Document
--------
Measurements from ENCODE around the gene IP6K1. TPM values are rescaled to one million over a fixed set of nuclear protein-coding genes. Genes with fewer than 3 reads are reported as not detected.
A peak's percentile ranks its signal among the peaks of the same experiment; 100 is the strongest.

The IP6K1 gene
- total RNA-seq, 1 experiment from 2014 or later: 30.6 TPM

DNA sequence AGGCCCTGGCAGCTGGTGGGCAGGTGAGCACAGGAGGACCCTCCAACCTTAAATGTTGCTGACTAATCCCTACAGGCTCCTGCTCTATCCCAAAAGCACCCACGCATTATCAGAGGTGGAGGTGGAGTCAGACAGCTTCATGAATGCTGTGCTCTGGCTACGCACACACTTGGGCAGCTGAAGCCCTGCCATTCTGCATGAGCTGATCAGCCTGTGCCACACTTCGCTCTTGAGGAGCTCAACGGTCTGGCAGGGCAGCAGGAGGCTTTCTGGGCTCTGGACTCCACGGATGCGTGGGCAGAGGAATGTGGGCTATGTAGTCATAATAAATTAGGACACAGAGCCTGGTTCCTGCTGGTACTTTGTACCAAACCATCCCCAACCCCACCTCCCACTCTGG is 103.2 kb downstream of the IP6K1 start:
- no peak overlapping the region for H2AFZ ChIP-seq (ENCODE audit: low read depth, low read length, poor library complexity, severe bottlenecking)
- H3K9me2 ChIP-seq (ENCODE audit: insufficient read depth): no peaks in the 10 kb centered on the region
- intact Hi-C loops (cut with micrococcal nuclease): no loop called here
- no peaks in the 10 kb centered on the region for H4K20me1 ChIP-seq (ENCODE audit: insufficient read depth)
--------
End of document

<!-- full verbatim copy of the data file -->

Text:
Measurements from ENCODE around the gene IP6K1. TPM values are rescaled to one million over a fixed set of nuclear protein-coding genes. Genes with fewer than 3 reads are reported as not detected.
A peak's percentile ranks its signal among the peaks of the same experiment; 100 is the strongest.

The IP6K1 gene
- total RNA-seq, 1 experiment from 2014 or later: 30.6 TPM

DNA sequence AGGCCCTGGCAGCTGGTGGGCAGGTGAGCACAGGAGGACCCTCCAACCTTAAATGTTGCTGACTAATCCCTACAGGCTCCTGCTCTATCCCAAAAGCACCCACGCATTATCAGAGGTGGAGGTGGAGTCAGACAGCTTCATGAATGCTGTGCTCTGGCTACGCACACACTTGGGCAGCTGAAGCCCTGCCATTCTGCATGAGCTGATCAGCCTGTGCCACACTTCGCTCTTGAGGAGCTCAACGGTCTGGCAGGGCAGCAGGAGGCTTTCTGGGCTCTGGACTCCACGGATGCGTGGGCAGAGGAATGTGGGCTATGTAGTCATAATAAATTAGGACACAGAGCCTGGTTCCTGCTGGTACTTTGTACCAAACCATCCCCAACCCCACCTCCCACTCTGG is 103.2 kb downstream of the IP6K1 start:
- no peak overlapping the region for H2AFZ ChIP-seq (ENCODE audit: low read depth, low read length, poor library complexity, severe bottlenecking)
- H3K9me2 ChIP-seq (ENCODE audit: insufficient read depth): no peaks in the 10 kb centered on the region
- intact Hi-C loops (cut with micrococcal nuclease): no loop called here
- no peaks in the 10 kb centered on the region for H4K20me1 ChIP-seq (ENCODE audit: insufficient read depth)